Class of 1952

CLASS NOTES

Dr. Rollin L. Hurd, Kirkland, Wash.: I was sent a World War II Honoree Certificate for being a combat medic. I was in the 42nd Rainbow Division in Europe and my business was saving lives. I received a Bronze Star medal, Silver Star medal, etc. Our division liberated Dachau, a Nazi concentration camp. I was missing in action and a veteran of the Battle of the Bulge. Have authored and published five books: Promise to Mellita, Minefield Connections, Overdose, Unbeatable and Overdose – Second Edition. Will be having a book-signing at the Madison House Retirement and Assisted Living Center in April 2012 in Kirkland. My e-mail is dochurd@frontier.com. (Spring 2012)

Dr. Rollin L. Hurd: I currently live at Madison Retirement House in Kirkland. I published my third book, Overdose – Homeless Hero, last year. I hope to publish my fourth book this year, The Runner. I can be reached at dochurd@frontier.com. (Fall 2011)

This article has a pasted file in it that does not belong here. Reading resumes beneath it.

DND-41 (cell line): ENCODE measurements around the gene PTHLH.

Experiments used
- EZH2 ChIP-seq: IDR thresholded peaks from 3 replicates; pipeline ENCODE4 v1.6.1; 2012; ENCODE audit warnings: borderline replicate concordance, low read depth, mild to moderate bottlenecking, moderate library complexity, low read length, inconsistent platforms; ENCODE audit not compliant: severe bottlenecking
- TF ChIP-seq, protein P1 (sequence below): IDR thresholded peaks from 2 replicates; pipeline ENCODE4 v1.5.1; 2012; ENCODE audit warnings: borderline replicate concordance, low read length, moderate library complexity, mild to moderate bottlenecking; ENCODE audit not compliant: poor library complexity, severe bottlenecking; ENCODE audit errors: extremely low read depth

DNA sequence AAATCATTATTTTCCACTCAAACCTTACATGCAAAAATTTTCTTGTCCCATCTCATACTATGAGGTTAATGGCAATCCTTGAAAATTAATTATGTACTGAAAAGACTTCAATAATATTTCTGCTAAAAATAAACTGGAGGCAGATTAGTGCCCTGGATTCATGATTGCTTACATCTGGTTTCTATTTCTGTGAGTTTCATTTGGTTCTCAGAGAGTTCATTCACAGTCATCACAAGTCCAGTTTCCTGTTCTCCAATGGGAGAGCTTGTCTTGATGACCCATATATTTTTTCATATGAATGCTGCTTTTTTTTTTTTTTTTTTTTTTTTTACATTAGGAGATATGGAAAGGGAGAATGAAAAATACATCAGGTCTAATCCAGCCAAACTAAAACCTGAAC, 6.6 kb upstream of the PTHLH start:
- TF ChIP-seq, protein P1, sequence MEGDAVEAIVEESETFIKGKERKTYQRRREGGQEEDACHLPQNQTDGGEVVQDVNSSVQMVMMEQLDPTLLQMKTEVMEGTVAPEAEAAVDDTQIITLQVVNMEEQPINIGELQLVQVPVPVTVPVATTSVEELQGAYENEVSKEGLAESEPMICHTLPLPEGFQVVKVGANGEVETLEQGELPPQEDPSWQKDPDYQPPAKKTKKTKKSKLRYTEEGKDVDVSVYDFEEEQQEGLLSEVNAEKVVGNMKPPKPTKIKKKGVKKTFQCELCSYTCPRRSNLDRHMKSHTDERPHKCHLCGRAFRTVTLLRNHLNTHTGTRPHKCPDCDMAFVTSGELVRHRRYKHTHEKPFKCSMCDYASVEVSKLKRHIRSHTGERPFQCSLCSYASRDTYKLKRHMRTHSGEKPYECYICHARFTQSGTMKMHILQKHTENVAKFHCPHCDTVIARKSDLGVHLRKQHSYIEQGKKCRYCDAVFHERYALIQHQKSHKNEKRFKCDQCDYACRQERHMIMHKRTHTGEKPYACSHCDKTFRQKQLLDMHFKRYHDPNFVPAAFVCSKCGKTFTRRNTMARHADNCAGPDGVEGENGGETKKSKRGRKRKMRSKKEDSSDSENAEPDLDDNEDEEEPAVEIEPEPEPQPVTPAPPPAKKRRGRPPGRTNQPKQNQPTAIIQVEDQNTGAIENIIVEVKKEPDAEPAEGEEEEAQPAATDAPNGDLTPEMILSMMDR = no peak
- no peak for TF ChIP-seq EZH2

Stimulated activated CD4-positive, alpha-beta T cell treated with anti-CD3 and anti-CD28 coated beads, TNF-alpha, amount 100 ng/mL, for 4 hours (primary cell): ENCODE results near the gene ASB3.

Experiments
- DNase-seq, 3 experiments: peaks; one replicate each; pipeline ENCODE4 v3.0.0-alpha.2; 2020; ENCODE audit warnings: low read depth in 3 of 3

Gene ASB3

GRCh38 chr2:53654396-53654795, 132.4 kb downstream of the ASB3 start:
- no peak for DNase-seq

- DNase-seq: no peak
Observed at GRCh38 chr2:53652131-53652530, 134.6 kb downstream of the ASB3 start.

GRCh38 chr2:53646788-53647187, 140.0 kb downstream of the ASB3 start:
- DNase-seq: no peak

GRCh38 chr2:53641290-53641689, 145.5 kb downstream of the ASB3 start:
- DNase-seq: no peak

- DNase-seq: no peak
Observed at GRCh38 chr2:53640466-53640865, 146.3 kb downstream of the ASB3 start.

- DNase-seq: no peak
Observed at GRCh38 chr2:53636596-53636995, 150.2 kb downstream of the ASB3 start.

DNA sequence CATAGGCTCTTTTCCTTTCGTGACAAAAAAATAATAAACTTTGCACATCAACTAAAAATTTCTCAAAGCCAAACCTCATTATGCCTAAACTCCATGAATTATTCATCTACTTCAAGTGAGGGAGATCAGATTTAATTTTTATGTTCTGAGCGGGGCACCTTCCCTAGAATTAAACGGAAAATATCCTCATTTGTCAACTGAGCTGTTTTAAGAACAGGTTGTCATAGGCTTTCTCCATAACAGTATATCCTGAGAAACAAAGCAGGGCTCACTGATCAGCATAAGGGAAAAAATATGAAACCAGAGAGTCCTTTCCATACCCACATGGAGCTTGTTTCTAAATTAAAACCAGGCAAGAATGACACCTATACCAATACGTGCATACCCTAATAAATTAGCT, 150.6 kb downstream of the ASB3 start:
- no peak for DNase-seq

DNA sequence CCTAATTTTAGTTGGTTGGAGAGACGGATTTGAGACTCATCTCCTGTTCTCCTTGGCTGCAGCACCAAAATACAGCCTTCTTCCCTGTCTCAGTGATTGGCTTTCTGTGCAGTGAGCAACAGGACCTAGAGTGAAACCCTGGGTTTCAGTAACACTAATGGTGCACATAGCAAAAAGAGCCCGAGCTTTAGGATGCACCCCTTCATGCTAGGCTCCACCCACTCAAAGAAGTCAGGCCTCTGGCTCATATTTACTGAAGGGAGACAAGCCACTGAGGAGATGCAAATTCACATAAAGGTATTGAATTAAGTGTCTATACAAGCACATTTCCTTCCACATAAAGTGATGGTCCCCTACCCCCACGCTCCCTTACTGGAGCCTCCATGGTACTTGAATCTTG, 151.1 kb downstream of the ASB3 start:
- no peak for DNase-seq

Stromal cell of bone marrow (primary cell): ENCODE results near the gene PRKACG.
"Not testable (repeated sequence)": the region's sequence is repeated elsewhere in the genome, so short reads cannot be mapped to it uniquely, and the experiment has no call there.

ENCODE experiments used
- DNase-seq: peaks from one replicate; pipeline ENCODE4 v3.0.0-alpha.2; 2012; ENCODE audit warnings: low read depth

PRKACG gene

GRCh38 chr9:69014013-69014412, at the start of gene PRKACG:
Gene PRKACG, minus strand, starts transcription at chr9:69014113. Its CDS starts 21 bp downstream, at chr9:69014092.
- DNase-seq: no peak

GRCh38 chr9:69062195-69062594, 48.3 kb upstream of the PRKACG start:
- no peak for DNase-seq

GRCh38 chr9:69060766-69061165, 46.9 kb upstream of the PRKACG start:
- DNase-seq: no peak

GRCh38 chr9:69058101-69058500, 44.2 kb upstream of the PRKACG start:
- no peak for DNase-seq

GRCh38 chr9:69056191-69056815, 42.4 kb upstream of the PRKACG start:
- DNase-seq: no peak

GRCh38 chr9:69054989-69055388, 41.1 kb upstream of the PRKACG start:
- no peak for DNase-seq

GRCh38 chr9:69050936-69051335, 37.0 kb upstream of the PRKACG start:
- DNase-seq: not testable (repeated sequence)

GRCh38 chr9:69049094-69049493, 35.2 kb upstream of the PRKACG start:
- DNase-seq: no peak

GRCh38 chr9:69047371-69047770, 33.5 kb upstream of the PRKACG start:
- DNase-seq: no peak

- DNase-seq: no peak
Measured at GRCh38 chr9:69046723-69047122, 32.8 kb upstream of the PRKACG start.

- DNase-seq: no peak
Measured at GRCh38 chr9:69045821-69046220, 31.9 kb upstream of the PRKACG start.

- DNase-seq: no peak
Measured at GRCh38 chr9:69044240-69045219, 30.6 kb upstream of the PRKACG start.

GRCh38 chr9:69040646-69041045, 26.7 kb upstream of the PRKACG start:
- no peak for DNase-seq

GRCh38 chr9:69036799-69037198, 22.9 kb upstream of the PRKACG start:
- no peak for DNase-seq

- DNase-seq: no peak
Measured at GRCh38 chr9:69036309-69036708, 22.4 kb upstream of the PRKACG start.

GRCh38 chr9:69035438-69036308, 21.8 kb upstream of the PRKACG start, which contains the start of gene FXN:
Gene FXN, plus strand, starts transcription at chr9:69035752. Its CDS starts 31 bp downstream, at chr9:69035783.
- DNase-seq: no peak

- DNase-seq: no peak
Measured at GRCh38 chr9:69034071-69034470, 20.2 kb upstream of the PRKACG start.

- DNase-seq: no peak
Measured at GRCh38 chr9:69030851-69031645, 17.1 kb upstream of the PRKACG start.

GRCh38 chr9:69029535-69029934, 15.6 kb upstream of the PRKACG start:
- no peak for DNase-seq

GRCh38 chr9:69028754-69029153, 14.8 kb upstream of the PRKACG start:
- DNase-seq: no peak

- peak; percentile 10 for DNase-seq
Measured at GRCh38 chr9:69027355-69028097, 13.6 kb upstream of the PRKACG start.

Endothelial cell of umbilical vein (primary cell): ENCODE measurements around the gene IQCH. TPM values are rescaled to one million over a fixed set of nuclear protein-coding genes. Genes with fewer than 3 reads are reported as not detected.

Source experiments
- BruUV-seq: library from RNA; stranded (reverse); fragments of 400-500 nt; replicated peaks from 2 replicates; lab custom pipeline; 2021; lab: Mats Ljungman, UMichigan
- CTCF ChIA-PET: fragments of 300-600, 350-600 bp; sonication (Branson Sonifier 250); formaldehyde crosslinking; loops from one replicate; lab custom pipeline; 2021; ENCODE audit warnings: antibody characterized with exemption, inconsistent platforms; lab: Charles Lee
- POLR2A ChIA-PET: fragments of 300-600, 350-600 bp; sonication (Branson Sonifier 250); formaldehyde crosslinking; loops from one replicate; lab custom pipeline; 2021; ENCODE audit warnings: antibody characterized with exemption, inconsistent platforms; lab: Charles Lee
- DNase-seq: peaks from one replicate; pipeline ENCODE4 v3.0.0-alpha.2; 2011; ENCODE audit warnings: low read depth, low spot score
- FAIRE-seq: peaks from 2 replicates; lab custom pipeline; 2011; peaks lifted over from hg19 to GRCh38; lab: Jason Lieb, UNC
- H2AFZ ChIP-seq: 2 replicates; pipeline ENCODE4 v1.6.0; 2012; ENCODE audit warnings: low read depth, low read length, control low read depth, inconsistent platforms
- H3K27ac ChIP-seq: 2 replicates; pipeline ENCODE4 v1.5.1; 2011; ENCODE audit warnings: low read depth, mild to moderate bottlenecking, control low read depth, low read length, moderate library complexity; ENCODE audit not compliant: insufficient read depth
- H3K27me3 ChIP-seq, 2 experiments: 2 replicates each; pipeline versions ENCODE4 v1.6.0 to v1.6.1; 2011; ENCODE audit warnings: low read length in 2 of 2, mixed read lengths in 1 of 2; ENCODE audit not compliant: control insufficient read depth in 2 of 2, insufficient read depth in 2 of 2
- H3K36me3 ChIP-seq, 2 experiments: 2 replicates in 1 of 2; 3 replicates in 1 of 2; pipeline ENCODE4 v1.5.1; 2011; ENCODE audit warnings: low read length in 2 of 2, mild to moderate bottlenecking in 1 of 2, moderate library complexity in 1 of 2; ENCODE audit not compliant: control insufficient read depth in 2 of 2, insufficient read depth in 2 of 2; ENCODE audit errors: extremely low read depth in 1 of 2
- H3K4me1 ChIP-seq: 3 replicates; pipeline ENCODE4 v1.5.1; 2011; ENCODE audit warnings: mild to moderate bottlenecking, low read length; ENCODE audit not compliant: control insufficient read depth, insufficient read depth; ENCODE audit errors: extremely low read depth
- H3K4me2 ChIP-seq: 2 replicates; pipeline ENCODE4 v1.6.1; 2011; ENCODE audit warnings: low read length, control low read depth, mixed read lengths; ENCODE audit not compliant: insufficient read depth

Dr. Rollin L. Hurd: The following information is listed on the new World War II Memorial Registry online: “Departed the continental U.S. with his unit on Nov. 25, 1944 bound for Marseilles, France. As part of Task Force Linden, entered combat in vicinity of Strasbourg on Dec. 24, 1944 during the Battle of the Bulge and fought in the Ardennes, Rhineland, and Central Europe Campaign. Recommended for Silver Star Medal for entering live mine field to save wounded comrade and removing him to safety. Honorably discharged as a Technician Fifth Grade on March 30, 1946 at Fort Lewis, Wash. Earned the Bronze Star Medal; Combat Medic Badge, Good Conduct Medal, American Campaign Medal, European-African Middle Eastern Campaign Medal with three Bronze Battle Stars, and the World War II Victory Medal.” (Spring 2008)